Santa Clara County's dependency system handles about 2,500 cases a year.The paper is apparently referring to this statement:
In the vast majority, poor children have been removed following a social worker's determination of neglect due to parental drug use. In court, lawyers represent the children, their parents and social workers. Judges decide whether families should reunite following treatment and services. In recent years, the process has been harried and slapdash, and complaints abound that judges can't possibly make consistently good decisions to reunite families.
Now, new guidelines emphasize the court's expectations that children will return home as soon as safely possible, even in some cases where family reunification may have been earlier ruled out.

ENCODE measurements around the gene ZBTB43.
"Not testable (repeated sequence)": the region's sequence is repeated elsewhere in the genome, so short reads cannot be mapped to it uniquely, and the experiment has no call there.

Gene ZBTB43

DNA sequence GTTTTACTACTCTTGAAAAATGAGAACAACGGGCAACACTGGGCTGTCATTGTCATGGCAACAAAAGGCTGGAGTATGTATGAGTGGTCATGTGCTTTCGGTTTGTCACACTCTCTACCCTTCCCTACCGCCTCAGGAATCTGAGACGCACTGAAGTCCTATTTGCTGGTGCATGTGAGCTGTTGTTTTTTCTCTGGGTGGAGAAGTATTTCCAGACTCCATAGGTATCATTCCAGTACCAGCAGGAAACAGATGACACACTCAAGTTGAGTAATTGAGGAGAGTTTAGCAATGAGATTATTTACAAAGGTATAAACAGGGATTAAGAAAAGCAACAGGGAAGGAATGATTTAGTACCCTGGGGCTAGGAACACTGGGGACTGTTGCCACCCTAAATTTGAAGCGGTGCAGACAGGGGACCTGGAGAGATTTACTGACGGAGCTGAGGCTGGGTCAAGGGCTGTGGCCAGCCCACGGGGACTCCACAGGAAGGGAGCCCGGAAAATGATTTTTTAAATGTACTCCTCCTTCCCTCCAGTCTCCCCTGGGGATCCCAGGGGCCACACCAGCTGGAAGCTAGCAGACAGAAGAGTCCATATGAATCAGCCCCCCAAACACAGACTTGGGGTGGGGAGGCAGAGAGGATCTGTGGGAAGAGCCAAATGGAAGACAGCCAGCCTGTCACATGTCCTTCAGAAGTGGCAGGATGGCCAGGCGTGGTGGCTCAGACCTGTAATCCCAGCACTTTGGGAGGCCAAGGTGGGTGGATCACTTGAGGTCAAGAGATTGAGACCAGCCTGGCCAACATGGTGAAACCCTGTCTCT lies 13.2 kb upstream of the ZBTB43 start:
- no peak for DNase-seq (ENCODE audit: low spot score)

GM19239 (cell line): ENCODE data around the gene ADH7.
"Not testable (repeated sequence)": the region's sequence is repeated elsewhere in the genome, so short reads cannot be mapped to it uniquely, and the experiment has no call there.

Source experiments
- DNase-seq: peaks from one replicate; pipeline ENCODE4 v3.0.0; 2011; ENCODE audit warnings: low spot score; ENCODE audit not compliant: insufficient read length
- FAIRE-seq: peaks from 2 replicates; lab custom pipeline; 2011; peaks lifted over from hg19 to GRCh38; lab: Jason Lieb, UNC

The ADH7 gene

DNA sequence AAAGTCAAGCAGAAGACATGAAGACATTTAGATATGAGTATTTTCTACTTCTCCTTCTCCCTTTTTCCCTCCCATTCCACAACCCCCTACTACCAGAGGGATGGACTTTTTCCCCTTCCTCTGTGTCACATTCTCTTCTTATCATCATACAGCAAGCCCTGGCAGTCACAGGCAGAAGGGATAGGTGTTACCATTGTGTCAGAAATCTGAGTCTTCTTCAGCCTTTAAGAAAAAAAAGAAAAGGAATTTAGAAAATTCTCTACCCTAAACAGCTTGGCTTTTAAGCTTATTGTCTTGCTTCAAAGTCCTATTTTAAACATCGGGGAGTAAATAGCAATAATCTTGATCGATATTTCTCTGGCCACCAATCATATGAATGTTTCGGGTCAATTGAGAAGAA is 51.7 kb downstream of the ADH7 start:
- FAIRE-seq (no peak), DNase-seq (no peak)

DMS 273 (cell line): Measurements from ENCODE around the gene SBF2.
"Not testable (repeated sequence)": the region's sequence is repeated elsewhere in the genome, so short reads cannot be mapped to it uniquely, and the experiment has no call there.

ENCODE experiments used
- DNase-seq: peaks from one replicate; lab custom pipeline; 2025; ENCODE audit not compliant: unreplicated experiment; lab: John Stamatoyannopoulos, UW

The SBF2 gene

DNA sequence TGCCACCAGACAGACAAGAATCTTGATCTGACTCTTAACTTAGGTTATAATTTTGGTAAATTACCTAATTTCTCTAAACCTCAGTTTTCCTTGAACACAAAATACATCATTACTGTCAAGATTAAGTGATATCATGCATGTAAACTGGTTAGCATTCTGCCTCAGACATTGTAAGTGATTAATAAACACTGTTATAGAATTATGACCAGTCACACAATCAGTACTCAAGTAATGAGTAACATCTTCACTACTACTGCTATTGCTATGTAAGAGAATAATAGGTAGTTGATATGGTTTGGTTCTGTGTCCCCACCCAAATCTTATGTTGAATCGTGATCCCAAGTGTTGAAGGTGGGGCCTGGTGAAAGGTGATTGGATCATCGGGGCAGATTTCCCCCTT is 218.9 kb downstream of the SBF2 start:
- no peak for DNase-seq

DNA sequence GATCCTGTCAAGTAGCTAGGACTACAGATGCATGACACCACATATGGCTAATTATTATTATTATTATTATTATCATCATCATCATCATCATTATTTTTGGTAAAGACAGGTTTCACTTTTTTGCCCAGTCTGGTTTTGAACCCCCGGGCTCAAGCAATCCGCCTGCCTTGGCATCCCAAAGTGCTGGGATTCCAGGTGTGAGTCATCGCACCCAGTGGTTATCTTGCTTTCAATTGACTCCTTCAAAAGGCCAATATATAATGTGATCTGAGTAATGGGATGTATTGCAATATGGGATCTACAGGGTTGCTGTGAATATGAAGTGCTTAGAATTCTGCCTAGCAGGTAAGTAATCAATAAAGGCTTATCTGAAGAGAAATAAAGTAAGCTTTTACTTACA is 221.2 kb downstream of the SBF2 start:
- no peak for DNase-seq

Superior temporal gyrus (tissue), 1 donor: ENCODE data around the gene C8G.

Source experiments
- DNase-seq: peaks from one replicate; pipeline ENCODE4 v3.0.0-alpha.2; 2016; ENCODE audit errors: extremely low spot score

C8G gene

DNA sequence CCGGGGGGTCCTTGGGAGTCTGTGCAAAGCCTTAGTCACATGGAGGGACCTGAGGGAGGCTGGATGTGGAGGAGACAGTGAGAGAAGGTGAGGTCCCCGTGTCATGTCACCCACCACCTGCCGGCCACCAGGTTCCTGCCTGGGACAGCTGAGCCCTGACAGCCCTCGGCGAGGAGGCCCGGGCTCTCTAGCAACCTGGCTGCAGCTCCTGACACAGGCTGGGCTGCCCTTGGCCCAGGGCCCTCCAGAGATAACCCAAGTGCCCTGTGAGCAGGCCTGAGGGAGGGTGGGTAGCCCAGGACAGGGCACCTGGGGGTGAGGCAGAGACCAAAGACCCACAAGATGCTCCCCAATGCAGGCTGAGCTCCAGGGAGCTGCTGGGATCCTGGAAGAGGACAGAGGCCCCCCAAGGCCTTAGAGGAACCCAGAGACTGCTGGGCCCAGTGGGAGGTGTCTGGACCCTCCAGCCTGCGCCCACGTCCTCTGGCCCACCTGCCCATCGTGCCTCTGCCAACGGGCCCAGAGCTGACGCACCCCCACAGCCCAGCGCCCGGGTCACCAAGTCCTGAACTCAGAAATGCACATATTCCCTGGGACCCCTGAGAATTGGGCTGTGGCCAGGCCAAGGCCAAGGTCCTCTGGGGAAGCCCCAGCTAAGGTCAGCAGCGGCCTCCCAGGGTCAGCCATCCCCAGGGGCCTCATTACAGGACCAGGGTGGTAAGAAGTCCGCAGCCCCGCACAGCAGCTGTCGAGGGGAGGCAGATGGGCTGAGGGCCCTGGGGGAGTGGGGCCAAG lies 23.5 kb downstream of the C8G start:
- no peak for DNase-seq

Question #46: What is the court’s general philosophy with regard to dependency cases?Collaborative? It uses court-appointed prosecutors to bring lawsuits against poor folks with their own court-appointed lawyers. Your tax dollars are paying for all the lawyers, judges, CPS agents, and foster parents. I would like to believe that the new guidelines will improve things.
Answer #46: The dependency population consists largely of people with drug and alcohol problems. There are a disproportionate number of people of color in the dependency system, and almost all the families are poor. The court’s values are that every child should be at home, when it is safe. The court is an extremely collaborative court; stakeholders and community providers are encouraged to participate in activities that lead to the best outcomes for all children. Our preference is to heal families – we prefer family wellness, as opposed to separation.